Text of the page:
“I am building a fire, and every day I train, I add more fuel.”— Mia Hamm

When preparing a proposal for an investment, such as coaching, training, or new tools, there are some critical questions that must be asked:

  • How will the investment help the organization in the short term and the long term
  • What tangible improvements will the investment bring?

Ask these questions when making a proposal to the person with the checkbook. Get these questions answered even if the idea is yours and you have control of the checkbook.

This post continues the focus on ensuring your organization is making investments that return great value. In my previous post, Why Invest $ in Training, Coaching, & Making Leaders Better?, I proposed five key steps.

This post is an elaboration on step #2, A Focus On Value. In it, I gave an example of a team leader justifying the investing in computer language training with this phrase:

“The python training will show us how to use advanced methods for better data dictionaries.” 

The training was denied.

Consider this alternative approach which more clearly states why the investment is important to the person with the checkbook.

If management cares about speed to market, and most do, this is a much more compelling argument and almost certainly funded. Here are three critical items to examine when considering coaching, training, and other investments.

“The python language training will improve our speed to delivering content to our customers by between 30 and 50%.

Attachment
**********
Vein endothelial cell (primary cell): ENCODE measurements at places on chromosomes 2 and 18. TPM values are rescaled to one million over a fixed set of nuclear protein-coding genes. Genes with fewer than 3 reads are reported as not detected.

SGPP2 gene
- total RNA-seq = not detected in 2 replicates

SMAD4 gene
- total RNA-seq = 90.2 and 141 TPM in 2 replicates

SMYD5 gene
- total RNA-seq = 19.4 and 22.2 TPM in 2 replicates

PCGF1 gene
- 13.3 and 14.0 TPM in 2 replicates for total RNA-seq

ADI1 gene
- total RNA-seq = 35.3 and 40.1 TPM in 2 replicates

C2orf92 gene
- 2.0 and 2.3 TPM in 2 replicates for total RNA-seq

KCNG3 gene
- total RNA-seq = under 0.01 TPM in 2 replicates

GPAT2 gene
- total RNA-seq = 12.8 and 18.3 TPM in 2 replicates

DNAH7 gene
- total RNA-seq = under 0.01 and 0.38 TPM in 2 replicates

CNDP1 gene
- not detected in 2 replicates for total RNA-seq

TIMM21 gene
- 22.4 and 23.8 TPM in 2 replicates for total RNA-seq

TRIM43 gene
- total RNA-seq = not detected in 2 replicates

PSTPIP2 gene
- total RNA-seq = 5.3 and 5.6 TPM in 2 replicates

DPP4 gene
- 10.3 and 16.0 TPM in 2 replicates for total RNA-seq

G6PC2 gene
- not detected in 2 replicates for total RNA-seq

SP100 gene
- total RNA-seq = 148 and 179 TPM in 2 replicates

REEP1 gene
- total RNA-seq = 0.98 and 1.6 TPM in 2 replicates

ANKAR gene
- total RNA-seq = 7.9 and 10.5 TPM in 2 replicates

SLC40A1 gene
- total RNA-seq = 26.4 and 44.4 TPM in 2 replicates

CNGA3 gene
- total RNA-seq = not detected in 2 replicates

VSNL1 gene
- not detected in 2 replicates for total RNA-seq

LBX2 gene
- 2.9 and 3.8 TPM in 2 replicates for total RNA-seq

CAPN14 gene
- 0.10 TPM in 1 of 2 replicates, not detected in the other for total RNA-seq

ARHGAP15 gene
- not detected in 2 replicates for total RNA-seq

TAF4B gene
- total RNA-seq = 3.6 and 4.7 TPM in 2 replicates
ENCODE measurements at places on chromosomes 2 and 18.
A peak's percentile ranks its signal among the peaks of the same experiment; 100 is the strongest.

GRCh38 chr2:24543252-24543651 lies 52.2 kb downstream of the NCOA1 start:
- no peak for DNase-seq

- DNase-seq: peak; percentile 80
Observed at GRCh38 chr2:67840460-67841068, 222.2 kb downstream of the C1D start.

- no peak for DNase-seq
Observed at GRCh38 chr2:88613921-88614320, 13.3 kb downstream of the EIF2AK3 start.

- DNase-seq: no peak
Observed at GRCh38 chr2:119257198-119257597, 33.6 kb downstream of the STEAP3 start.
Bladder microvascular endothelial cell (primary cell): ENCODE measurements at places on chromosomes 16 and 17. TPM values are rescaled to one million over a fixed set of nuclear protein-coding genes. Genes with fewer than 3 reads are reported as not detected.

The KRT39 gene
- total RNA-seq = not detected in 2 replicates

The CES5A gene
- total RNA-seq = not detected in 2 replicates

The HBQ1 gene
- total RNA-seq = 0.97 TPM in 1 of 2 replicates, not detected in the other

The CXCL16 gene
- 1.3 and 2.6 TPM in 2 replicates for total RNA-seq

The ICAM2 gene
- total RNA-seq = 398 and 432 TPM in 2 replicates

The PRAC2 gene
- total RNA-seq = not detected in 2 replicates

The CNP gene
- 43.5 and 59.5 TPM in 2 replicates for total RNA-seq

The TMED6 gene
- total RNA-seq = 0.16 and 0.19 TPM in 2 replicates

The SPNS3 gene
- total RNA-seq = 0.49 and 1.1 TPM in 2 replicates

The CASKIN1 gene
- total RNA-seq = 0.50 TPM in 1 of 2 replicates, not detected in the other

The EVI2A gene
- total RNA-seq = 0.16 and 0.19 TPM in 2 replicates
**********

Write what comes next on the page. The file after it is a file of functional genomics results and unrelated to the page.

The majority of our applications are using more complex databases than ever before.

This training by a leading expert will provide us with the skills to move our products faster to the marketplace.”

If management cares about speed to market, and most do, this is a much more compelling argument and almost certainly funded. Here are three critical items to examine when considering coaching, training, and other investments.

  • Objectives?
  • How broad of an impact will this investment have on the value we are delivering to our customers?  How many people and teams does this investment help?
  • How will this improvement yield benefits year over year?

When I learned to base all my investments on answers to these questions, something very exciting happened.  When I knew why I made the investment and what I expected from it, I ensured that I got those results.  For example, I went into the training or coaching with a clear vision, and I held the experts I hired accountable to get the results I needed.

To paraphrase Mia Hamm, I am building a fire of value for my customers. Every investment must add a log to the flames.

Next week I explore the next step, “ensure it is highly recommended”.  I will answer the question, “How do I know the expert I am hiring is worth it?”

Yours in the calm pursuit of excellence,


Alan Willett

Are you ready to do exceptional leadership in technology development?  Learn about the Exceptional Difference programs here.

Exceptional Difference graduates have improved their speed to value in the following ways:

  • Improved team productivity by 5x.
  • Improved the quality of delivery to customers by 4x.
  • Improved the speed of onboarding new team members to be productive by 6x.

Contact [email protected] to learn more.

Photo by Jungwoo Hong on Unsplash

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